The negative return on an equity factor investing strategy depressed the returns of ING pension fund’s equities portfolio in 2020.
The €32bn closed pension fund of the Dutch bank, ING, made a return of just 0.9% on its equity portfolio last year. According to a spokesperson for the fund, the factor strategy’s main exposure consists of low-volatility stocks, “with additional allocations to value and quality stocks”.
Less than two weeks ago, the pension fund of another large Dutch bank, Rabobank, also reported disappointing returns on its equity factor strategy.
While Rabobank pension fund decided to replace its factor strategy with a passive portfolio following a bespoke global sustainable equity benchmark, ING is sticking with is factor strategy for now.
“We have not adjusted the strategy following the negative return,” a spokesperson for the fund commented.
In 2019, ING’s equity portfolio still returned more than 25%, though it’s not clear to what extent the factor portfolio contributed to this. ING does not discern between its factor portfolio and the remaining passively-managed section of its equity allocation.
Return portfolio increase
Because the ING pension fund has a relatively large proportion of older and retired members, the fund invests relatively little in equities. Since the return on the matching portfolio totalled 11.5%, the total return of the fund amounted to 9.1% in 2020. This is only two percentage points below the 2019 return.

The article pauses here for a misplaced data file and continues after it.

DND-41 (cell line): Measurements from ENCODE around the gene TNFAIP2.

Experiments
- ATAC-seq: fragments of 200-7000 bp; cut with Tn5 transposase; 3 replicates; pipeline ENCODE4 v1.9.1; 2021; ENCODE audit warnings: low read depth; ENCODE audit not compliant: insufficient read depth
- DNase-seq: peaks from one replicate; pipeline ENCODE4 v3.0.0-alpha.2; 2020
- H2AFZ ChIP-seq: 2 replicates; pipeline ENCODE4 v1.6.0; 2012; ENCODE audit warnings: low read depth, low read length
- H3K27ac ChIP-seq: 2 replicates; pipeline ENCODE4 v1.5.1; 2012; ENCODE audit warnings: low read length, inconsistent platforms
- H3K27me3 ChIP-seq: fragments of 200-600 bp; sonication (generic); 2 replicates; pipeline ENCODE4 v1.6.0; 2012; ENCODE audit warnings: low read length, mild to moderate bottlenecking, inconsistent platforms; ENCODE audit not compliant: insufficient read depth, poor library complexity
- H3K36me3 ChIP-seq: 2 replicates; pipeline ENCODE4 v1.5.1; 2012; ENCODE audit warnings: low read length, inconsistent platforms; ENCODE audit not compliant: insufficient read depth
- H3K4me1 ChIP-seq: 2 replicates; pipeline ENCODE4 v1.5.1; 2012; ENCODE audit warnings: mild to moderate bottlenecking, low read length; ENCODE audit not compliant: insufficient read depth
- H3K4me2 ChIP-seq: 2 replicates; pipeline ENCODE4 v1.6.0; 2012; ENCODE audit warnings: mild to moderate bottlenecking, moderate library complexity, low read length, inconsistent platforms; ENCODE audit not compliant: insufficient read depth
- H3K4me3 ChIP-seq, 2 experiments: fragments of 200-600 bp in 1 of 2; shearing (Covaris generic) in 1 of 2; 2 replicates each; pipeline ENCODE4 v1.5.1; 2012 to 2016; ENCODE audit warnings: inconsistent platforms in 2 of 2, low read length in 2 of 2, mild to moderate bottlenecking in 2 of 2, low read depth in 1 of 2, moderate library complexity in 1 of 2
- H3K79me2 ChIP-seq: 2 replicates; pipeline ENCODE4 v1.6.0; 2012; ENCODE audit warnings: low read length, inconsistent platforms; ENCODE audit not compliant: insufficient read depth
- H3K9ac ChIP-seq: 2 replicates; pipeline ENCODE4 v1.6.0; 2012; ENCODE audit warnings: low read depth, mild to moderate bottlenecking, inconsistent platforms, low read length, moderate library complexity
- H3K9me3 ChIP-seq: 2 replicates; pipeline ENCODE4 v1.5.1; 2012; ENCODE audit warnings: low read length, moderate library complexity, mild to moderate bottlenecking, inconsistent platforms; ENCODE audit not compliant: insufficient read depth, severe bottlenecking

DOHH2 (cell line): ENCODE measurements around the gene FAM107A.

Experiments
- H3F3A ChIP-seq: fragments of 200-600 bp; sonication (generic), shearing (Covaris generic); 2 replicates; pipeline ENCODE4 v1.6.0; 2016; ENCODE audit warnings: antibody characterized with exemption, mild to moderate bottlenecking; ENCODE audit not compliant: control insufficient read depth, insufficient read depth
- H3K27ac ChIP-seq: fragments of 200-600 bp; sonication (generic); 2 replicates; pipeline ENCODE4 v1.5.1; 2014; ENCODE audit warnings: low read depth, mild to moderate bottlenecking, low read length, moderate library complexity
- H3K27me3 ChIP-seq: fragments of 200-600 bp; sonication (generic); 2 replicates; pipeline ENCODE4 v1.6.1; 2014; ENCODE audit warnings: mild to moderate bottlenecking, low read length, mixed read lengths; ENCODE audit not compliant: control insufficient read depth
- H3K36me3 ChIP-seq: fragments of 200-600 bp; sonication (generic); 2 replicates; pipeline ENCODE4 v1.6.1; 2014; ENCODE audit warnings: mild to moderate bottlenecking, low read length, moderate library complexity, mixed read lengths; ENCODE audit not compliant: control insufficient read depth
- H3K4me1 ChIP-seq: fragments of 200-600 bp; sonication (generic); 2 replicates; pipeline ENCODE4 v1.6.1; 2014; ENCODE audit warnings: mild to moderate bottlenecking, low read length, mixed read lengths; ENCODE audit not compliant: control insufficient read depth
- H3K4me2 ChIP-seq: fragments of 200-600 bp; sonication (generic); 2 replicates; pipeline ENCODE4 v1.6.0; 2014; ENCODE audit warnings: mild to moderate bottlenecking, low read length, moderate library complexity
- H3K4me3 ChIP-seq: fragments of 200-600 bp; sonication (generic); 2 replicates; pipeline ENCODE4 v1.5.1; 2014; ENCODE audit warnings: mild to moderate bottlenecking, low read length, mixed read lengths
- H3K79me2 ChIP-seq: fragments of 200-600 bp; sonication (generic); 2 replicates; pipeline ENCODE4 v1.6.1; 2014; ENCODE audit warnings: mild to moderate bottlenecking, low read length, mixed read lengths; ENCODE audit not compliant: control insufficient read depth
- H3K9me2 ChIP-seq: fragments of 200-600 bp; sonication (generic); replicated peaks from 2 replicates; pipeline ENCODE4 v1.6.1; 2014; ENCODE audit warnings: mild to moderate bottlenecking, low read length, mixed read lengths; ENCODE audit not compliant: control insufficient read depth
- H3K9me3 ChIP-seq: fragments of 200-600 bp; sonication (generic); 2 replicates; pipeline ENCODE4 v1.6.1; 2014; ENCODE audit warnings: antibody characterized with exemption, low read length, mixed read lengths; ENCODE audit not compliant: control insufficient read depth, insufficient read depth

In order to create “additional earnings capacity” to help the fund recover from the fall in funding levels over the past few years, the allocation to the return portfolio will be increased from 20% to 26% this year, however. For the same reason the foreign currency hedge in the return portfolio has been halved to 25%.
The return portfolio increase is in fact higher than reported, as the fund has also moved its investment grade bond allocation from its return portfolio to its matching portfolio.
“The characteristics of investment grade bonds are such that this asset class does not really belong in the matching portfolio,” the spokesperson commented.
“This is because an asset class that’s part of the return portfolio is supposed to yield a return that’s above inflation.” The only bonds now left in the return portfolio are high-yield bonds and emerging market debt.
While equity risk is being increased, the fund is reducing interest rate risk at the same time. The fund’s interest rate hedge will be increased from 68% to 80% by the end of next year.
The fund will start hedging its liabilities in real terms instead of nominal terms. “We expect adjusting the interest rate hedge to inflation will have a positive impact on both the real and nominal funding ratios,” the fund’s annual report stated.
50% CO2 reduction
The ING pension fund took “its first steps” within its equity portfolios to reduce its carbon intensity, according to the fund’s annual report.
This has already resulted in a reduction of its carbon intensity by more than 50%, according to the fund. As per the spokesperson, this has been reached by selling carbon-intensive stocks, mainly in the fund’s passively managed portfolio.
At the same time, the fund’s exclusion list has also been extended with firms that get more than 10% of their revenues from coal mining or coal-fired electricity generation and companies that get more than 5% of revenues from oil sands or oil from the Arctic.
All firms that have been excluded for these reasons were emerging market firms, mostly from China.